It’s Still Fairness Cream no Matter What They Call it
While many rejoiced over the announcement, saying it is historic and a huge victory. Bollywood Actress and Director Nandita Das said “she hoped Unilever was sincere in seeking to change the values of the brand, rather than merely repackage “old wine in a new bottle”. What difference does it make when the brand name has changed yet the ingredients are still the same?
Ever since 1975, when it first hit the market, millions of tubes are bought every year by teenagers and young women in a country where lighter skin is routinely equated as beauty.
People say that the attempt is fair, but does it really enough?
Neither ‘Fair’ nor ‘Lovely’, People Demanded
People are making remarks, that selling the cream in a new bottle is another name for hypocrisy! If we want to end racism totally this step won’t really work.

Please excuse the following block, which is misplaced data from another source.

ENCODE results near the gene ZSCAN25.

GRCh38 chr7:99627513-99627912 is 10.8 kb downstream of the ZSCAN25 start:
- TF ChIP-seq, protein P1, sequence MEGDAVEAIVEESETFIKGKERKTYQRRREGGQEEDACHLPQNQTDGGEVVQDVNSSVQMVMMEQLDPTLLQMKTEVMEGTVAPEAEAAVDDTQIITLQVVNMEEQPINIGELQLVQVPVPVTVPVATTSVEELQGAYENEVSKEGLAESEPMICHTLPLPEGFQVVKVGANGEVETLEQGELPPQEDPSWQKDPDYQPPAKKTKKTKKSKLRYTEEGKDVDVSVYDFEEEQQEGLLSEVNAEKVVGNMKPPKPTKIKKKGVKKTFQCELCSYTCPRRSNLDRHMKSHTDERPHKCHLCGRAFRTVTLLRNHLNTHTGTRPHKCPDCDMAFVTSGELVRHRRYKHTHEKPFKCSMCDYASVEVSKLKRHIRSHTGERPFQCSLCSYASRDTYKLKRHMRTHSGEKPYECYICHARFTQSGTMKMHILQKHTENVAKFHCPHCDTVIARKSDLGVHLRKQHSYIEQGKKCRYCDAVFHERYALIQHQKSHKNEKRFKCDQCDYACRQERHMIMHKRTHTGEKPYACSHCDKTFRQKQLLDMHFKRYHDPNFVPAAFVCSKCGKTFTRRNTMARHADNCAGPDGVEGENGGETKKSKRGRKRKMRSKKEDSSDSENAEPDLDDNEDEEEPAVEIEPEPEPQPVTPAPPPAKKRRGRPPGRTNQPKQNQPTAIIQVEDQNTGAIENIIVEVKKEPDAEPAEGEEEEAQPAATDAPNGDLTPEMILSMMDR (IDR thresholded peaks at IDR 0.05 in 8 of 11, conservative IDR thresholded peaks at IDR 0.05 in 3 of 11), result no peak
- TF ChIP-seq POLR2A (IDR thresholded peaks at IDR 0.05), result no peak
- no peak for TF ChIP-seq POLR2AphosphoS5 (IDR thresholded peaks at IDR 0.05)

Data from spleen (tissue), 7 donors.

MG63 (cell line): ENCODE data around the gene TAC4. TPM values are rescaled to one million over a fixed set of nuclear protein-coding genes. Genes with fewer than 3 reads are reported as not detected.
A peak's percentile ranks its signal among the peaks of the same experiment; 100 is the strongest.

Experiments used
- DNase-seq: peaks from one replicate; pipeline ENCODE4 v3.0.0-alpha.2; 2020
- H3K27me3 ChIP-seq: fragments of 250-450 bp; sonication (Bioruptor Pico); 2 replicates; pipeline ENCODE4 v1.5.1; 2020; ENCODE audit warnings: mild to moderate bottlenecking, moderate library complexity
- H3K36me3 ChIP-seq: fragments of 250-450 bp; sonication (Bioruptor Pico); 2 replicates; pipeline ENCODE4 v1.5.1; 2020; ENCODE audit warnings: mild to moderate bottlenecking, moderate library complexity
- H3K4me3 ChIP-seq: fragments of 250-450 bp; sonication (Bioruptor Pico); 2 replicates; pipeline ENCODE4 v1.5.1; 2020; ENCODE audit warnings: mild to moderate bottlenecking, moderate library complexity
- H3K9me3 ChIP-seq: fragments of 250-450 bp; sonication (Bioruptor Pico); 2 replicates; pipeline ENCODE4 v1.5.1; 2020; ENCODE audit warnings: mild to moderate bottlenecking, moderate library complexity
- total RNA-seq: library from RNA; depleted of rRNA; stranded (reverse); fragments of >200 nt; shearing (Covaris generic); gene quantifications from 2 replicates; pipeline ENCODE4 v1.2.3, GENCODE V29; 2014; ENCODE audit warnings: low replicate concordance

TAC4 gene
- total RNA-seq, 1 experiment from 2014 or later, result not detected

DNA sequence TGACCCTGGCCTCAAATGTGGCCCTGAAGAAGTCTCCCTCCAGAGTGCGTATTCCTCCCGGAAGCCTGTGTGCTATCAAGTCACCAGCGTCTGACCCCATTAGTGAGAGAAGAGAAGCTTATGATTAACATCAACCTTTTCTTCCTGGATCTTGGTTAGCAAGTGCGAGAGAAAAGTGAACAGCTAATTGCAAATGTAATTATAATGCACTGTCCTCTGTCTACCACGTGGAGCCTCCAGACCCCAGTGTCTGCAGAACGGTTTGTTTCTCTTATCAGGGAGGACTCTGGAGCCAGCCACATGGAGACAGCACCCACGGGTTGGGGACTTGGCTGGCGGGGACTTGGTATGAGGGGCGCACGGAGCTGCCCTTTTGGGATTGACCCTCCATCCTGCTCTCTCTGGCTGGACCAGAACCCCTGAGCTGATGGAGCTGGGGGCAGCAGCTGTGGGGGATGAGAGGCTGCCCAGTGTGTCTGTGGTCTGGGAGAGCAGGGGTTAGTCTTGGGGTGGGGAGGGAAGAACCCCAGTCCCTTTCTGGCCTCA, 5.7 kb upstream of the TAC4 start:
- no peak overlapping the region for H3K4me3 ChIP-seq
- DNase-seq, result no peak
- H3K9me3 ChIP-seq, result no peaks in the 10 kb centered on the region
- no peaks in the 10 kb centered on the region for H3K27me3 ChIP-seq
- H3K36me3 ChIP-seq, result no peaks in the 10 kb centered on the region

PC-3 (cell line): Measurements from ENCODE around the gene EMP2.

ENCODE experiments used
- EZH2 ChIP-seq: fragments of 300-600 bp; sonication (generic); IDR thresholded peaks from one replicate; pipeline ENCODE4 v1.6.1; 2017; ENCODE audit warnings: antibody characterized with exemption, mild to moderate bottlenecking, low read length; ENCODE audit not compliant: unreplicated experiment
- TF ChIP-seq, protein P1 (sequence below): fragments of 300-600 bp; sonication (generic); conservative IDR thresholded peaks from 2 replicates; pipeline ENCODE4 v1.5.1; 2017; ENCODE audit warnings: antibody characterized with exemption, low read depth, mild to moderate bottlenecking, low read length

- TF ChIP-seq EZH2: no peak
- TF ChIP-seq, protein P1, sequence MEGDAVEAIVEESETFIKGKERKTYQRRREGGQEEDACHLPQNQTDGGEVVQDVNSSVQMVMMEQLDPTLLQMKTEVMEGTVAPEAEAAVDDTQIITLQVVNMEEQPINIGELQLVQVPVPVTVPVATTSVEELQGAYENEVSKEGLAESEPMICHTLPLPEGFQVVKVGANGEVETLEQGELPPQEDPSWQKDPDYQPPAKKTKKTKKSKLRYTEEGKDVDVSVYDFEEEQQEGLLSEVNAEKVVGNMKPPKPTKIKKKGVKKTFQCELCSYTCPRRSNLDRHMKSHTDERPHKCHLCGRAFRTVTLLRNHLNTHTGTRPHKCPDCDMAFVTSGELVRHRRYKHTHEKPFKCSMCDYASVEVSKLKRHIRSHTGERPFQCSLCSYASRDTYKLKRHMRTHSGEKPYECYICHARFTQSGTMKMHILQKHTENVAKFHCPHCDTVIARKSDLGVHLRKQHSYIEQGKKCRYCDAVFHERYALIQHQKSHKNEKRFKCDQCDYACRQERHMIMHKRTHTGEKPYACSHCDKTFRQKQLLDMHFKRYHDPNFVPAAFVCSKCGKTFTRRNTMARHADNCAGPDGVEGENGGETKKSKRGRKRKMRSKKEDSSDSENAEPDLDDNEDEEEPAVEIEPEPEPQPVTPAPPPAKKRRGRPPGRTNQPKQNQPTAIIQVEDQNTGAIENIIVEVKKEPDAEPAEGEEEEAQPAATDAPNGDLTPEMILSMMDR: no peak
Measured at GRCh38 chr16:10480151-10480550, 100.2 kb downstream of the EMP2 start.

Funny Memes and Jokes have taken over Social Media
Now, funny memes and jokes have taken over social media. Nevertheless, memes are always there to make LOL on social media. “‘Fair & Lovely’ renamed as ‘Glow & Lovely’. The world is finally a better place,” a user said.
Some People are Buying it; And it’s their Choice
As the spokesperson of Unilever said ‘that every year 300 million people choose to buy Fair & Lovely because everyone has his own definition of ‘beautiful’. So, if someone is not happy with its skin color, that person should not be judged in any way. Everyone should have freedom of choice!
The company hasn’t said anything about discontinuing any of its product. Still it can be the first and the liberating step towards a world that will be ‘Free from racism’. With togetherness and determination, we can go far. Have hope!